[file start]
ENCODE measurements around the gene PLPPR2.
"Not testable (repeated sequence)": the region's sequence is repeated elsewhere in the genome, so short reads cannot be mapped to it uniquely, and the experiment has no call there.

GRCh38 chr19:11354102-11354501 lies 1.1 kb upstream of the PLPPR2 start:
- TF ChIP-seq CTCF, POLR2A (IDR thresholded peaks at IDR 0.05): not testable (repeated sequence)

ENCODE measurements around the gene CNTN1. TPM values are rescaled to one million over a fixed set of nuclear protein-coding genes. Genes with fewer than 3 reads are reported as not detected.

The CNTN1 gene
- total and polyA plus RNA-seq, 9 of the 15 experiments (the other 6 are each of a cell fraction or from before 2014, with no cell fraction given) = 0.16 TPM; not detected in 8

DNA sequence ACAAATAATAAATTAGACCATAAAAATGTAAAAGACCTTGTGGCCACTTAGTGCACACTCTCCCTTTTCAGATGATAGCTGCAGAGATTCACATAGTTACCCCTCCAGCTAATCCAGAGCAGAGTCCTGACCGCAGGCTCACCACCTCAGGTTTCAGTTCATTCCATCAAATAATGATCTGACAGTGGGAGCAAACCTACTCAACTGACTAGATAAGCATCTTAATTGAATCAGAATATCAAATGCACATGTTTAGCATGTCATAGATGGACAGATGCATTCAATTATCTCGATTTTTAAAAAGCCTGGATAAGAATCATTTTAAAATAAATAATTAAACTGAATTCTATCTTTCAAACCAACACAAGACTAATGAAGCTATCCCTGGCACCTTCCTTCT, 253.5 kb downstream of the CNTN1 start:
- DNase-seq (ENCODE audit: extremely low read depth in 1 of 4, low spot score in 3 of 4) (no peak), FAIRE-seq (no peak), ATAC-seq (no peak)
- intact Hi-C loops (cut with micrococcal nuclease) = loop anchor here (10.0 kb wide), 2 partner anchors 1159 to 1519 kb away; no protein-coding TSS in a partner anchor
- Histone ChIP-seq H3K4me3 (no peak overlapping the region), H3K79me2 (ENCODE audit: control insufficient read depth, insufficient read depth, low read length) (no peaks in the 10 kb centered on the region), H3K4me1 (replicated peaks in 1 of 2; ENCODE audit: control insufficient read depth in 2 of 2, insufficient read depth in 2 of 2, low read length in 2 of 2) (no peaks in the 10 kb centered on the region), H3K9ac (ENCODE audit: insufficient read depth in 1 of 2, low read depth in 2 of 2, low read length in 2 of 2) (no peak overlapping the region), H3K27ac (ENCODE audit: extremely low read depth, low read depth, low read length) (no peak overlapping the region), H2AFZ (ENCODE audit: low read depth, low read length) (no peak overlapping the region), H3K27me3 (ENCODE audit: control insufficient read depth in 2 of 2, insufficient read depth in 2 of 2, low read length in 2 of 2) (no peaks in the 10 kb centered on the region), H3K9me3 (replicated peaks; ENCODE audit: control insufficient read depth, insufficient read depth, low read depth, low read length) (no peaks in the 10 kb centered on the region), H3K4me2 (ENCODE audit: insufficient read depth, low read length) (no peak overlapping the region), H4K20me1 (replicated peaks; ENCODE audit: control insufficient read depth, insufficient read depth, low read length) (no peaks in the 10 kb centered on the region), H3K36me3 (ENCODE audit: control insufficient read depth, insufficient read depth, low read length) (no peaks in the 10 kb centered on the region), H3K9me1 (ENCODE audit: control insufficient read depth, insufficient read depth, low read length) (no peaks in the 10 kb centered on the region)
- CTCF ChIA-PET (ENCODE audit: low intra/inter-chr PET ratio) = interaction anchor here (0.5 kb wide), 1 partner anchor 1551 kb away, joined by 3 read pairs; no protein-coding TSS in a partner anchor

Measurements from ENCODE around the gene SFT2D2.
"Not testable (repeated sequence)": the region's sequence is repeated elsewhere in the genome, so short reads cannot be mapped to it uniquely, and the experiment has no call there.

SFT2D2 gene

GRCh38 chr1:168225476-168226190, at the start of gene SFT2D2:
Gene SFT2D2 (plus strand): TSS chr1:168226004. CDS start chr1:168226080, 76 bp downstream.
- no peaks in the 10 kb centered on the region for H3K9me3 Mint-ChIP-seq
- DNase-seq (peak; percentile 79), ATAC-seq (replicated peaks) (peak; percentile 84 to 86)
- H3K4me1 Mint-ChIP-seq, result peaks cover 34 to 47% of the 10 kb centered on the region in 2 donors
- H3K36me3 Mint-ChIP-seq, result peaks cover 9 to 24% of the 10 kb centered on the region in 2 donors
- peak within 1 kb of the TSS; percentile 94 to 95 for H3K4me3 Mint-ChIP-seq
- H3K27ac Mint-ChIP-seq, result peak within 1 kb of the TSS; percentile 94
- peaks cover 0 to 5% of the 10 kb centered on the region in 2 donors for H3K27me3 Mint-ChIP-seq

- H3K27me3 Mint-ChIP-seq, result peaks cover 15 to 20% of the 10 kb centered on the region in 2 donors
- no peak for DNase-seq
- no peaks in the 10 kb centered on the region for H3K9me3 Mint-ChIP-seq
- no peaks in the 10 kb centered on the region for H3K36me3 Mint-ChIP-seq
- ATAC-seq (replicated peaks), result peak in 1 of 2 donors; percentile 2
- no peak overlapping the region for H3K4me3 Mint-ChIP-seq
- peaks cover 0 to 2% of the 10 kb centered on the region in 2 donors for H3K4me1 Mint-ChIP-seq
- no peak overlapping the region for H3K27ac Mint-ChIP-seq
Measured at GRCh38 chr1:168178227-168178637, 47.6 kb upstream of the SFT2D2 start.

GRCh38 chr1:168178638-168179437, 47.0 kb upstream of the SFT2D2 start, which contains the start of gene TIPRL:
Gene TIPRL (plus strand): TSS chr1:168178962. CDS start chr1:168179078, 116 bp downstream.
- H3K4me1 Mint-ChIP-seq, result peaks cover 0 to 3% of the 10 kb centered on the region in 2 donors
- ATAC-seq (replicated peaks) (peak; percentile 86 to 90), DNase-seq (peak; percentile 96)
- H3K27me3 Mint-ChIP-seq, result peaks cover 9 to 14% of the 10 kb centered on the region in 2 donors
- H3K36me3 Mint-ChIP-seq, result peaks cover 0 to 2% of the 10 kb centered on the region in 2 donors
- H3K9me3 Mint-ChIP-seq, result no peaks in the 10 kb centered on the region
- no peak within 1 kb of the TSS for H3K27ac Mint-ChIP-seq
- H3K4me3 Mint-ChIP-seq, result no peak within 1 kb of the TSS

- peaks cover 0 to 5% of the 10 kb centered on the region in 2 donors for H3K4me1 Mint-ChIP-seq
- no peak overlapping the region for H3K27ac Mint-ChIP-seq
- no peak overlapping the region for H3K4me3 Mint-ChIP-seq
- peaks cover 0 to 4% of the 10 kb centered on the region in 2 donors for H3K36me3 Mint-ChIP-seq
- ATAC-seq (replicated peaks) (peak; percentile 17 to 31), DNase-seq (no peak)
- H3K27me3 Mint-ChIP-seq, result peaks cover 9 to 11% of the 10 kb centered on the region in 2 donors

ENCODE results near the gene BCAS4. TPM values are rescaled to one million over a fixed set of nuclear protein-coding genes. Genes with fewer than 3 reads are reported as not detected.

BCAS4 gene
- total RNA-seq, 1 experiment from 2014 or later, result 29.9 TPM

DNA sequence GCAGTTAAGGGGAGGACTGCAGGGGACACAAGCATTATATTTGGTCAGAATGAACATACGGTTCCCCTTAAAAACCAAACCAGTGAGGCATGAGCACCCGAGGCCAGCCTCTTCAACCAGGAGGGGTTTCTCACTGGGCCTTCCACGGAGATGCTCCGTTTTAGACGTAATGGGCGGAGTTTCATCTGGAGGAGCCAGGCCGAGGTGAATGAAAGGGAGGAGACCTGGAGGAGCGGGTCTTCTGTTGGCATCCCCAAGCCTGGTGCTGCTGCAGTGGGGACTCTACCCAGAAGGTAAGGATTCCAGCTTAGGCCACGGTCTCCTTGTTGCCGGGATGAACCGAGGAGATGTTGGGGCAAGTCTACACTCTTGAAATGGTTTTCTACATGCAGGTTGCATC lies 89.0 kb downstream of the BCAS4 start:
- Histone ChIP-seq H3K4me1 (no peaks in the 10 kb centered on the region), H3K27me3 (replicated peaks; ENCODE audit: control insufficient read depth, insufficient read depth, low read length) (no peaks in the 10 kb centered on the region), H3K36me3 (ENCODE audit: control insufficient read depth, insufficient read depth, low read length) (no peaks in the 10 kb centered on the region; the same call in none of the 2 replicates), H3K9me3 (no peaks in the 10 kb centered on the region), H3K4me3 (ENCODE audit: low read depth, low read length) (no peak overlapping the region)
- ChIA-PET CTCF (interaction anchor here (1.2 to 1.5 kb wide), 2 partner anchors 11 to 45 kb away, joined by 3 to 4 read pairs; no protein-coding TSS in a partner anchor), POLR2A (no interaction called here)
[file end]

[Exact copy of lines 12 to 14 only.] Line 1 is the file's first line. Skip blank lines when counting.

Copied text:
- CTCF ChIA-PET (ENCODE audit: low intra/inter-chr PET ratio) = interaction anchor here (0.5 kb wide), 1 partner anchor 1551 kb away, joined by 3 read pairs; no protein-coding TSS in a partner anchor

Measurements from ENCODE around the gene SFT2D2.
"Not testable (repeated sequence)": the region's sequence is repeated elsewhere in the genome, so short reads cannot be mapped to it uniquely, and the experiment has no call there.